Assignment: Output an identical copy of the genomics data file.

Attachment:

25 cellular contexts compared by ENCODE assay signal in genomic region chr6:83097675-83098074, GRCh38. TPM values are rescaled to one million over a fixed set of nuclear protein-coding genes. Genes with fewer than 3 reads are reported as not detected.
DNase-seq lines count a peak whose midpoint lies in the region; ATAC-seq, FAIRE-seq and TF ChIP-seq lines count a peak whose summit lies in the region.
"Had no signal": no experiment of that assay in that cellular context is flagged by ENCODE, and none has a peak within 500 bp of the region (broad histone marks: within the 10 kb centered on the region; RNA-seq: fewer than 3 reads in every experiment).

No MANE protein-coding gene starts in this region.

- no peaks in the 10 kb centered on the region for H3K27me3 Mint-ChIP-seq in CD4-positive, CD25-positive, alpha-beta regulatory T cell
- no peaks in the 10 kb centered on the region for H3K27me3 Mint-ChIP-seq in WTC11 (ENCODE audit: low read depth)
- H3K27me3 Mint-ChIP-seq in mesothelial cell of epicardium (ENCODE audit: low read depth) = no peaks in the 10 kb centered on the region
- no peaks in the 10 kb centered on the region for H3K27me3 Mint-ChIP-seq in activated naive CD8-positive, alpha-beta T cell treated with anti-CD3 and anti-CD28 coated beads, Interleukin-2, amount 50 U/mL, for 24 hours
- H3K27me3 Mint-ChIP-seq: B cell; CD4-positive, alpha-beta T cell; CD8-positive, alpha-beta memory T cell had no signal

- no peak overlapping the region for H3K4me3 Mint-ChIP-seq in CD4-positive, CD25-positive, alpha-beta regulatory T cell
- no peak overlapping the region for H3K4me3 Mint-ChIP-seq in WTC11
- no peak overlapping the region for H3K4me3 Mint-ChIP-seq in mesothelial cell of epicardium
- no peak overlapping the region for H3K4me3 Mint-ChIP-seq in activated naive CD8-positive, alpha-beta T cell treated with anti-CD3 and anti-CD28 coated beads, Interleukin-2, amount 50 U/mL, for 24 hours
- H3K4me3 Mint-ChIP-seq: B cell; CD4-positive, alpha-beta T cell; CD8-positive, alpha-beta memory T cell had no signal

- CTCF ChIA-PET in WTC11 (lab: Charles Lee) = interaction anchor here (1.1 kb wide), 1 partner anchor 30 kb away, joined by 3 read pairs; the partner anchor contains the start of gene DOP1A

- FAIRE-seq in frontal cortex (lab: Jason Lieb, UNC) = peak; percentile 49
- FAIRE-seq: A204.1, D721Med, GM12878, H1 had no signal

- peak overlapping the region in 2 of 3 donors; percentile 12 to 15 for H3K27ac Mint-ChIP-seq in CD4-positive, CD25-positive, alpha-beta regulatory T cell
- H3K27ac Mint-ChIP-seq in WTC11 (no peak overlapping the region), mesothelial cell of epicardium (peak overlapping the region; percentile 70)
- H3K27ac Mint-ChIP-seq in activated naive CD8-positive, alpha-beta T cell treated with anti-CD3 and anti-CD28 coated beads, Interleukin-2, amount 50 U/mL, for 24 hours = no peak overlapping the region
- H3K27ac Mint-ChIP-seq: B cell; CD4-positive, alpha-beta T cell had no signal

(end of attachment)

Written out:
25 cellular contexts compared by ENCODE assay signal in genomic region chr6:83097675-83098074, GRCh38. TPM values are rescaled to one million over a fixed set of nuclear protein-coding genes. Genes with fewer than 3 reads are reported as not detected.
DNase-seq lines count a peak whose midpoint lies in the region; ATAC-seq, FAIRE-seq and TF ChIP-seq lines count a peak whose summit lies in the region.
"Had no signal": no experiment of that assay in that cellular context is flagged by ENCODE, and none has a peak within 500 bp of the region (broad histone marks: within the 10 kb centered on the region; RNA-seq: fewer than 3 reads in every experiment).

No MANE protein-coding gene starts in this region.

- no peaks in the 10 kb centered on the region for H3K27me3 Mint-ChIP-seq in CD4-positive, CD25-positive, alpha-beta regulatory T cell
- no peaks in the 10 kb centered on the region for H3K27me3 Mint-ChIP-seq in WTC11 (ENCODE audit: low read depth)
- H3K27me3 Mint-ChIP-seq in mesothelial cell of epicardium (ENCODE audit: low read depth) = no peaks in the 10 kb centered on the region
- no peaks in the 10 kb centered on the region for H3K27me3 Mint-ChIP-seq in activated naive CD8-positive, alpha-beta T cell treated with anti-CD3 and anti-CD28 coated beads, Interleukin-2, amount 50 U/mL, for 24 hours
- H3K27me3 Mint-ChIP-seq: B cell; CD4-positive, alpha-beta T cell; CD8-positive, alpha-beta memory T cell had no signal

- no peak overlapping the region for H3K4me3 Mint-ChIP-seq in CD4-positive, CD25-positive, alpha-beta regulatory T cell
- no peak overlapping the region for H3K4me3 Mint-ChIP-seq in WTC11
- no peak overlapping the region for H3K4me3 Mint-ChIP-seq in mesothelial cell of epicardium
- no peak overlapping the region for H3K4me3 Mint-ChIP-seq in activated naive CD8-positive, alpha-beta T cell treated with anti-CD3 and anti-CD28 coated beads, Interleukin-2, amount 50 U/mL, for 24 hours
- H3K4me3 Mint-ChIP-seq: B cell; CD4-positive, alpha-beta T cell; CD8-positive, alpha-beta memory T cell had no signal

- CTCF ChIA-PET in WTC11 (lab: Charles Lee) = interaction anchor here (1.1 kb wide), 1 partner anchor 30 kb away, joined by 3 read pairs; the partner anchor contains the start of gene DOP1A

- FAIRE-seq in frontal cortex (lab: Jason Lieb, UNC) = peak; percentile 49
- FAIRE-seq: A204.1, D721Med, GM12878, H1 had no signal

- peak overlapping the region in 2 of 3 donors; percentile 12 to 15 for H3K27ac Mint-ChIP-seq in CD4-positive, CD25-positive, alpha-beta regulatory T cell
- H3K27ac Mint-ChIP-seq in WTC11 (no peak overlapping the region), mesothelial cell of epicardium (peak overlapping the region; percentile 70)
- H3K27ac Mint-ChIP-seq in activated naive CD8-positive, alpha-beta T cell treated with anti-CD3 and anti-CD28 coated beads, Interleukin-2, amount 50 U/mL, for 24 hours = no peak overlapping the region
- H3K27ac Mint-ChIP-seq: B cell; CD4-positive, alpha-beta T cell had no signal